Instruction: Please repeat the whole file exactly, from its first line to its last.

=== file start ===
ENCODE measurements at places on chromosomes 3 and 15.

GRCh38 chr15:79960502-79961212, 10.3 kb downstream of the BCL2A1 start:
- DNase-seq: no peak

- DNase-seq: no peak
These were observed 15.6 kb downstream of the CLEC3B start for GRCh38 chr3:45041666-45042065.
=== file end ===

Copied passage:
ENCODE measurements at places on chromosomes 3 and 15.

GRCh38 chr15:79960502-79961212, 10.3 kb downstream of the BCL2A1 start:
- DNase-seq: no peak

- DNase-seq: no peak
These were observed 15.6 kb downstream of the CLEC3B start for GRCh38 chr3:45041666-45042065.